Written questions and answers

Written questions allow Members of Parliament to ask government ministers for information on the work, policy and activities of government departments.

Historical written answers can be found in Hansard.

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Unique Identifying Number – Every written question in the House of Commons has a UIN per Parliament. In the House of Lords each written questions has a UIN per parliamentary session.
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Q
Asked on: 04 December 2017
HM Treasury
Individual Savings Accounts
Lords
To ask Her Majesty's Government what is their estimate of the number of people aged (1) 50–59, (2) 60–69, (3) 70–79, (4) 80–89, and (5) 90 or over, who own ISAs; and for each age group, what is the average holding.
A
Answered by: Lord Bates
Answered on: 13 December 2017

The number of people over 65 who own ISAs and their average value is set out in the table below.

Numbers: thousands

Age

Number of ISA holders

Average ISA Market Values

65 and over

6,353

£38,859

This information is taken from HMRC Individual Savings Account (ISA) statistics which is available on Gov.uk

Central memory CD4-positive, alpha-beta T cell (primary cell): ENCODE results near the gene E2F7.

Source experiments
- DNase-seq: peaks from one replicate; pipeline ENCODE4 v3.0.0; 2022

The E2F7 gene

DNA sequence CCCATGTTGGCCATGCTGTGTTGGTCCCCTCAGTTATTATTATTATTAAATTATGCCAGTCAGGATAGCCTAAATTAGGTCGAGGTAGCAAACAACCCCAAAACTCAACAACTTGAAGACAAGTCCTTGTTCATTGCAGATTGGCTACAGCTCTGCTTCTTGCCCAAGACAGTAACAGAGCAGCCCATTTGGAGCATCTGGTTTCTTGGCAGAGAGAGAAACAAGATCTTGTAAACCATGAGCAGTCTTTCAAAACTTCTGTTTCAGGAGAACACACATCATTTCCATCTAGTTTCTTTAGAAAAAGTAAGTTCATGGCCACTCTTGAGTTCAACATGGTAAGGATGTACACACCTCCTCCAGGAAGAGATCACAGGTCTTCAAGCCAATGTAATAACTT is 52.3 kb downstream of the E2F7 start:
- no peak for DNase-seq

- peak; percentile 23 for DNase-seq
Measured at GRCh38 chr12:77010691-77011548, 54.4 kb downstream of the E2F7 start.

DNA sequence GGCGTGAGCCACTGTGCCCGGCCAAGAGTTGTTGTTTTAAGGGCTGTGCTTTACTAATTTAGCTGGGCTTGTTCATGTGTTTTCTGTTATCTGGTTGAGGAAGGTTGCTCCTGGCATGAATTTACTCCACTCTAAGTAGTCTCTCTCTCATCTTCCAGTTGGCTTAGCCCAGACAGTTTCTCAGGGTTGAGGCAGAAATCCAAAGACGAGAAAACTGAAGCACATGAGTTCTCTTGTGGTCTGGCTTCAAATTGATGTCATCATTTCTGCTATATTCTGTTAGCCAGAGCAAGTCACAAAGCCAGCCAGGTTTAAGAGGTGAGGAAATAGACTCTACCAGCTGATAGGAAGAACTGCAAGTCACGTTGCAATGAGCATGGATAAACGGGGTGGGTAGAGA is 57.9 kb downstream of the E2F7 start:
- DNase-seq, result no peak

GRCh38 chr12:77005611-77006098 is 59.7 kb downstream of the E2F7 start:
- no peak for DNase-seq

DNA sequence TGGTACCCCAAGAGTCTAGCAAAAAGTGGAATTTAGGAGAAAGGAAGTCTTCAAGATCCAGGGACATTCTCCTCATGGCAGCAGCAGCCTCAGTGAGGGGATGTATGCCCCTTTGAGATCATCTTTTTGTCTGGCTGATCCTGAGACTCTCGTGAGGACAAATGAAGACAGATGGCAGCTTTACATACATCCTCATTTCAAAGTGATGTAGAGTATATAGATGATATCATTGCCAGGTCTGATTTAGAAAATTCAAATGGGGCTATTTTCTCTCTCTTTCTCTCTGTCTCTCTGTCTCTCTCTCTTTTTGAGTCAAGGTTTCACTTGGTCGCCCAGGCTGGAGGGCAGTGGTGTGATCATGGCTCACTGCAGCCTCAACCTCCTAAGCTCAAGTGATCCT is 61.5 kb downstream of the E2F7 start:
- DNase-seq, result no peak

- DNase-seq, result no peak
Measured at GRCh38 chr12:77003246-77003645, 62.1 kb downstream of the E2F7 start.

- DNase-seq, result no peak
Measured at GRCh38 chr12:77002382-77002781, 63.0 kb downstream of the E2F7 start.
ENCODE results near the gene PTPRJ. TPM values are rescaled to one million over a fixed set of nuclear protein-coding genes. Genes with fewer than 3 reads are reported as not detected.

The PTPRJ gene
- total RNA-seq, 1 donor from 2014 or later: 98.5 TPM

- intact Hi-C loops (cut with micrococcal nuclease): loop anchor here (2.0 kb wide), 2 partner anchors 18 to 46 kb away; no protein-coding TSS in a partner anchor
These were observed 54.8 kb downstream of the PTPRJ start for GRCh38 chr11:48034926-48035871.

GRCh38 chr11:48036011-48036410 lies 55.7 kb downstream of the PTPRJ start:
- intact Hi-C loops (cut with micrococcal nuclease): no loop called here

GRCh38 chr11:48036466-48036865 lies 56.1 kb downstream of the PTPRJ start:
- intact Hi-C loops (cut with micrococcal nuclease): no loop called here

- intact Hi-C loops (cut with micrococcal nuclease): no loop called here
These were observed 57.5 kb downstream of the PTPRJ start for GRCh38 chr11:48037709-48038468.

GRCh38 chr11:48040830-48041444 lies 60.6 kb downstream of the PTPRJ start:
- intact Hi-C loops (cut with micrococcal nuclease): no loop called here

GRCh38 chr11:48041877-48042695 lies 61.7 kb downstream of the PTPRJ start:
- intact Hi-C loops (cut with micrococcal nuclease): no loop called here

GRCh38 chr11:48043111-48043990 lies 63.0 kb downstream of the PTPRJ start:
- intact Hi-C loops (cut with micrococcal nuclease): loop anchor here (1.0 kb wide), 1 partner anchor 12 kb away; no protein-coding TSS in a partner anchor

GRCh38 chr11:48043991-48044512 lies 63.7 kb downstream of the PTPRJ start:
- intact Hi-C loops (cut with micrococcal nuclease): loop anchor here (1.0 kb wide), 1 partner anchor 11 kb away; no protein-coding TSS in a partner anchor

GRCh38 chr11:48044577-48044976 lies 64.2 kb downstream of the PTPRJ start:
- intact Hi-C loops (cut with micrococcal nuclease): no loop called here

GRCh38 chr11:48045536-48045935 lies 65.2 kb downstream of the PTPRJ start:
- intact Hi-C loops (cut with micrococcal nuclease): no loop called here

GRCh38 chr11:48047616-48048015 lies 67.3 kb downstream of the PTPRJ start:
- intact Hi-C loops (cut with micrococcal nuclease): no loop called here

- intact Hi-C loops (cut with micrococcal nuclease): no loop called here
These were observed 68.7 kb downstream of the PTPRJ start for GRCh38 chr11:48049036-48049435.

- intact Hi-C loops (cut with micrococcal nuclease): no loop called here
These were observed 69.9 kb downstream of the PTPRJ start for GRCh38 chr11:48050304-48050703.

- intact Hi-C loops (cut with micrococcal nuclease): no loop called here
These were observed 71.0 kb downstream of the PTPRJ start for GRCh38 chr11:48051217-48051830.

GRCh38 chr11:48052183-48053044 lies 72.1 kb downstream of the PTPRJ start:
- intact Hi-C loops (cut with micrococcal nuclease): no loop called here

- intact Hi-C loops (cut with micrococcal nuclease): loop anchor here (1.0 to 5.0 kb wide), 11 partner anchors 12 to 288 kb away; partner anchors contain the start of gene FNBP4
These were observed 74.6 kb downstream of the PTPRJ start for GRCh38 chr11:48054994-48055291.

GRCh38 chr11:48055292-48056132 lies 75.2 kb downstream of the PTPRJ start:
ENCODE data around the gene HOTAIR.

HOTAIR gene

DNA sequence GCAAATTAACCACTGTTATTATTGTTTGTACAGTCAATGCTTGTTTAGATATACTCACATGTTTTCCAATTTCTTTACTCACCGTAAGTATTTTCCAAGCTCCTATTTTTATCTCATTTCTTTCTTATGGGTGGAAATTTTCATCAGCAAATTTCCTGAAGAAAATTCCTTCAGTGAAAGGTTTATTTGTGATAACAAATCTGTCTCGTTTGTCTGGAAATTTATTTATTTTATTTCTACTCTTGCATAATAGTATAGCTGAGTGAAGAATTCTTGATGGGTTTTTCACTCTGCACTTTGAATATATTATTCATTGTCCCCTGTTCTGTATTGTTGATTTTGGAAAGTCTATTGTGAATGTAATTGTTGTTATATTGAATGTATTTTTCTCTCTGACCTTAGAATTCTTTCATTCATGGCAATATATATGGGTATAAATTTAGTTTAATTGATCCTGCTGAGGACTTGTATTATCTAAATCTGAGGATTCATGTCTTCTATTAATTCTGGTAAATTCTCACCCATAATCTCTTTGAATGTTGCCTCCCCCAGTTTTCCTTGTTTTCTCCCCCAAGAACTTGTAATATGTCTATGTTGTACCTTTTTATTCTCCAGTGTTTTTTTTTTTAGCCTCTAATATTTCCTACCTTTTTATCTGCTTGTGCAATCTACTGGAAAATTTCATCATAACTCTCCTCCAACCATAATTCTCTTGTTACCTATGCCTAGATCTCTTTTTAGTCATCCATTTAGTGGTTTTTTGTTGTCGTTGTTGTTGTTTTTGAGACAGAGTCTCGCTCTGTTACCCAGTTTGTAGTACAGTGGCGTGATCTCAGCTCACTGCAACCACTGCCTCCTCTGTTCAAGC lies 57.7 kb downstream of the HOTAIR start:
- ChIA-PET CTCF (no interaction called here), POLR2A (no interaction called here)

The number of people who hold ISA in the age bands (1) 50–59, (2) 60–69, (3) 70–79, (4) 80–89, and (5) 90 or over, who own ISAs; and the average holding is set out in the table below.

ISA Holders

Numbers: thousands

Age

Total Number of ISA holders

Average ISA Market Values

50-59

4,052

£22,406

60-69

4,017

£34,409

70-79

2,670

£39,484

80-89

1,362

£40,373

90 and over

256

£40,097

Total1

21,575

£22,387

Footnotes

1 Total is for all ages, including those not shown in the table.

Grouped Questions: HL3800
Q
Asked on: 04 December 2017
HM Treasury
Individual Savings Accounts
Lords
To ask Her Majesty's Government what is their estimate of the number of people aged over 65 who own ISAs; and what is the average value of their holdings.
A
Answered by: Lord Bates
Answered on: 13 December 2017

The number of people over 65 who own ISAs and their average value is set out in the table below.

Numbers: thousands

Age

Number of ISA holders

Average ISA Market Values

65 and over

6,353

£38,859

This information is taken from HMRC Individual Savings Account (ISA) statistics which is available on Gov.uk